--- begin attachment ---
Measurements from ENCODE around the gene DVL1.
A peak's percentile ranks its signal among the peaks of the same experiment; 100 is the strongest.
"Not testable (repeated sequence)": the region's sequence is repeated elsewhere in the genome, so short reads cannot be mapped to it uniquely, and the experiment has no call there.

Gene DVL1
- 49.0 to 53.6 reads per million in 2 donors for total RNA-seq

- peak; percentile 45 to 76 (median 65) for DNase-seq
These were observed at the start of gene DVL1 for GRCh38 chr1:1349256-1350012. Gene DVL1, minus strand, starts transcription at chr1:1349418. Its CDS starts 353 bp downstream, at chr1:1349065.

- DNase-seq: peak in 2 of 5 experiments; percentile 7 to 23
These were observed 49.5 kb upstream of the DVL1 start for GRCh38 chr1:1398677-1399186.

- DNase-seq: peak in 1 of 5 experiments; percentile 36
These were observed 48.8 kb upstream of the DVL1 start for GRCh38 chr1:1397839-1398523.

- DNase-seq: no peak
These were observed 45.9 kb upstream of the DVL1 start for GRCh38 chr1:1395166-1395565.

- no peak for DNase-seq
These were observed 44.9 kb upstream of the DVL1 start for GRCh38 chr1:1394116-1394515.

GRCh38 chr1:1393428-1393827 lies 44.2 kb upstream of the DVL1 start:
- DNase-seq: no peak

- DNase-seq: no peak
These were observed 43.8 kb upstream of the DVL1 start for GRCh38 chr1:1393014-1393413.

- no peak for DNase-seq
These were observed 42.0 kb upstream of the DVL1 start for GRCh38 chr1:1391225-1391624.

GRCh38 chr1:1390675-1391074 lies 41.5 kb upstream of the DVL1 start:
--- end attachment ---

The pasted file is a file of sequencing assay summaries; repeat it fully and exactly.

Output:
Measurements from ENCODE around the gene DVL1.
A peak's percentile ranks its signal among the peaks of the same experiment; 100 is the strongest.
"Not testable (repeated sequence)": the region's sequence is repeated elsewhere in the genome, so short reads cannot be mapped to it uniquely, and the experiment has no call there.

Gene DVL1
- 49.0 to 53.6 reads per million in 2 donors for total RNA-seq

- peak; percentile 45 to 76 (median 65) for DNase-seq
These were observed at the start of gene DVL1 for GRCh38 chr1:1349256-1350012. Gene DVL1, minus strand, starts transcription at chr1:1349418. Its CDS starts 353 bp downstream, at chr1:1349065.

- DNase-seq: peak in 2 of 5 experiments; percentile 7 to 23
These were observed 49.5 kb upstream of the DVL1 start for GRCh38 chr1:1398677-1399186.

- DNase-seq: peak in 1 of 5 experiments; percentile 36
These were observed 48.8 kb upstream of the DVL1 start for GRCh38 chr1:1397839-1398523.

- DNase-seq: no peak
These were observed 45.9 kb upstream of the DVL1 start for GRCh38 chr1:1395166-1395565.

- no peak for DNase-seq
These were observed 44.9 kb upstream of the DVL1 start for GRCh38 chr1:1394116-1394515.

GRCh38 chr1:1393428-1393827 lies 44.2 kb upstream of the DVL1 start:
- DNase-seq: no peak

- DNase-seq: no peak
These were observed 43.8 kb upstream of the DVL1 start for GRCh38 chr1:1393014-1393413.

- no peak for DNase-seq
These were observed 42.0 kb upstream of the DVL1 start for GRCh38 chr1:1391225-1391624.

GRCh38 chr1:1390675-1391074 lies 41.5 kb upstream of the DVL1 start: